## Introduction

Over the years, quantum chemistry (QC) methods have become essential tools for understanding and predicting a wide variety of molecular phenomena.[1] The growing popularity and success of QC in molecular sciences is mainly due to continuous advances in QC theories and software and the gradual increase in speed and power of the computational hardware.[1-3] The impact of QC on molecular science research is such that nowadays it is common practice in experimental papers to include QC calculations to complement and support their findings and conclusions.[4] Despite the growing popularity of QC, there are still molecular phenomena that cannot be analyzed with current QC programs due to limitations on either the theoretical methodologies or the availability of their computational implementations.

In these cases, molecular scientists are forced to either (a) write their own codes or scripts to process and manipulate the data obtained by using available QC codes, (b) modify the existing computational codes to implement their new theories, or in the worst case scenario (c) write from scratch their own computational codes to implement their new theories.

The two groups currently involved in the LOWDIN project faced all the aforementioned problems. As a result, each group decided separately to create their own computational codes from scratch to use them as platforms for the efficient implementation of new theoretical methods. Andrés Reyes' group developed the Any Particle Molecular Orbital code known as APMO[5, 6] and Roberto Flores-Moreno led the development of the electronic structure package named PARAKATA[7] (Butterfly in Purepecha, a native language of central-west Mexico).

At the time of the creation of APMO, GAMESS-NEO was the only freely available computational code capable of performing Nuclear Molecular Orbital (NMO) calculations of electrons and nuclei.[8] Despite all the computational possibilities offered by GAMESS-NEO, the code was only capable of handling two types of quantum species simultaneously (e.g., electrons and protons). APMO emerged as alternative to GAMESS-NEO, with the aim of extending electronic structure methods to any type and number of quantum particles such as nuclei, muons, positrons and pseudo-particles. The last existing version of APMO before it was merged into LOWDIN is capable of performing Hartree–Fock (HF) and MP2 calculations for systems containing any type and number of quantum species.[9-11]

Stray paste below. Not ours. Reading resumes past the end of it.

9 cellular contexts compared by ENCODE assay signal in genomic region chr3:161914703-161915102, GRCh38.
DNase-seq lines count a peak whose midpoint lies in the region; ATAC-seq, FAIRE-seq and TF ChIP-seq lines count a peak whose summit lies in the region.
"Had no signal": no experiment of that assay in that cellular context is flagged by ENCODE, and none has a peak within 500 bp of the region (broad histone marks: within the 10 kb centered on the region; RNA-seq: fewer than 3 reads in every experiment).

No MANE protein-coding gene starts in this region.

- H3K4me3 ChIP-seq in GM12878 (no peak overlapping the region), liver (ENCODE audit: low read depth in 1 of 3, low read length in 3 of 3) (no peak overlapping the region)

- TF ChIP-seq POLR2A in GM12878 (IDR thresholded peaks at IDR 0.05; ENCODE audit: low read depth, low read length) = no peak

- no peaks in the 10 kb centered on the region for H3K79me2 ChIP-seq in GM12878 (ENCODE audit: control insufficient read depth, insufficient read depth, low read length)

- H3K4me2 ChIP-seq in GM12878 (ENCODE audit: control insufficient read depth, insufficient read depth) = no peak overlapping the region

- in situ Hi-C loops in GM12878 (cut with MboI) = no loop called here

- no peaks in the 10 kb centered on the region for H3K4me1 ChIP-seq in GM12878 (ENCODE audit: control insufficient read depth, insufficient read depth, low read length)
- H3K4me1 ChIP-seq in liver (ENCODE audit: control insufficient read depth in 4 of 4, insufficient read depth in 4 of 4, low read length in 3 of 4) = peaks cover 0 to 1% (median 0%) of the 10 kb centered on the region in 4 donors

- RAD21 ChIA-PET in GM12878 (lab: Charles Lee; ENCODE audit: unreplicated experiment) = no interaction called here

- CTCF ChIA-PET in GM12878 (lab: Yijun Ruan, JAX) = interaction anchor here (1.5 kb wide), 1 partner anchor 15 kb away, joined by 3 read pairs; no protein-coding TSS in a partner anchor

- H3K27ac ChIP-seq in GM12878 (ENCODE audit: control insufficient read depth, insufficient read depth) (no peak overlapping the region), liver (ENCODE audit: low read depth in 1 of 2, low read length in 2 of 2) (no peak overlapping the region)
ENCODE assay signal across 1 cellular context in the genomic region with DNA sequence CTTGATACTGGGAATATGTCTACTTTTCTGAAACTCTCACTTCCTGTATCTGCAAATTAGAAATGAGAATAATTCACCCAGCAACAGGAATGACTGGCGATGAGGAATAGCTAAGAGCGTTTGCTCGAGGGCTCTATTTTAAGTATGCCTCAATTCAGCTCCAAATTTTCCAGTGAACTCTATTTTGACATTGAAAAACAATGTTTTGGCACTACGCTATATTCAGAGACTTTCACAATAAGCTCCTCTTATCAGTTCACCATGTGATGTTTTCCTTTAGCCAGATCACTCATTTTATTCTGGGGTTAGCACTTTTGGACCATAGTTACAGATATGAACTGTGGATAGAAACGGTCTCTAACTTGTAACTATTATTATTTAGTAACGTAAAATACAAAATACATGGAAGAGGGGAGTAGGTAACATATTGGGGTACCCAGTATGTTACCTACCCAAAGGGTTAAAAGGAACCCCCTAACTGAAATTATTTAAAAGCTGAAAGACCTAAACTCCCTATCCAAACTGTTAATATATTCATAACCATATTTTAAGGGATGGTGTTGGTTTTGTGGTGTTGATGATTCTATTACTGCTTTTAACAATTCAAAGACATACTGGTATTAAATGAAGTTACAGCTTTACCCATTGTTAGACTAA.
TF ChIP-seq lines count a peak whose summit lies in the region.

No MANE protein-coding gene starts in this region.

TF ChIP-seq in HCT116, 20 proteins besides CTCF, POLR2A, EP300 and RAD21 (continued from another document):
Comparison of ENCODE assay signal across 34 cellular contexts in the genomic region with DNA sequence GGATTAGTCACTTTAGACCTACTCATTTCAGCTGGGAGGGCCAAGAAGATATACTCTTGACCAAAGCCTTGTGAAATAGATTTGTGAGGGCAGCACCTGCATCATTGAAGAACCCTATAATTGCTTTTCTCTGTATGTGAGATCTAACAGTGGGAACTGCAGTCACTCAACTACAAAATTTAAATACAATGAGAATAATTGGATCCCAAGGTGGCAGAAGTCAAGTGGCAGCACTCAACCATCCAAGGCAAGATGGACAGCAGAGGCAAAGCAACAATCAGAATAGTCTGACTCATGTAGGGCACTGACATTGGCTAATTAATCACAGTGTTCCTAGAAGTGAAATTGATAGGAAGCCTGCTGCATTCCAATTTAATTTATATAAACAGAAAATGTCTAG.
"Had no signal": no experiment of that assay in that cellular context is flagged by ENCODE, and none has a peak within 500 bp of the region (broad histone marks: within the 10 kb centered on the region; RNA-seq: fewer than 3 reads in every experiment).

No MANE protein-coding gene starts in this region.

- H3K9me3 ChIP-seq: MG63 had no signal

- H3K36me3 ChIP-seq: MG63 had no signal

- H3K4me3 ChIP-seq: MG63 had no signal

On the other hand, PARAKATA implements Auxiliary Density Functional Theory (ADFT),[12, 13] Auxiliary Density Perturbation Theory (ADPT)[14, 15] and electron propagator theory (EPT) for electronic structure.[16-22] ADPT capabilities include calculation of electronic contribution to static and dynamic dipole polarizabilities,[14] hyper-polarizabilities,[23] electronic and nuclear Fukui function,[24, 25] and other related fields such us the Shannon's entropy response to molecular ionization.[26] As it is inherent to, extensive use is made of auxiliary functions. Similarly to the deMon2k program,[27] auxiliary functions are generated automatically.[28, 29] In contrast, PARAKATA uses Cartesian auxiliary functions.[30] In addition, auxiliary functions can also be used in Hartree–Fock and post-Hartree–Fock calculations, such as in electron propagator calculations. In the latter, it has been proven that only minor deviations are caused by using auxiliary functions and the gain in efficiency is considerable.[31]

With the aim of extending the electronic structure methods implemented in PARAKATA to study systems containing other types of quantum species, it was decided to merge PARAKATA and APMO in 2010. This merging process is about to culminate. The resulting code has been named LOWDIN as a tribute to Per Olov Löwdin.

This review article is organized as follows: the section on technical details presents the computational aspects of LOWDIN. The section on capabilities presents the features implemented in LOWDIN and summarizes some of the studies carried out with the code. The section on perspectives talks about the current research and points out theoretical and computational challenges of the APMO theory and the LOWDIN code and strategies for the future.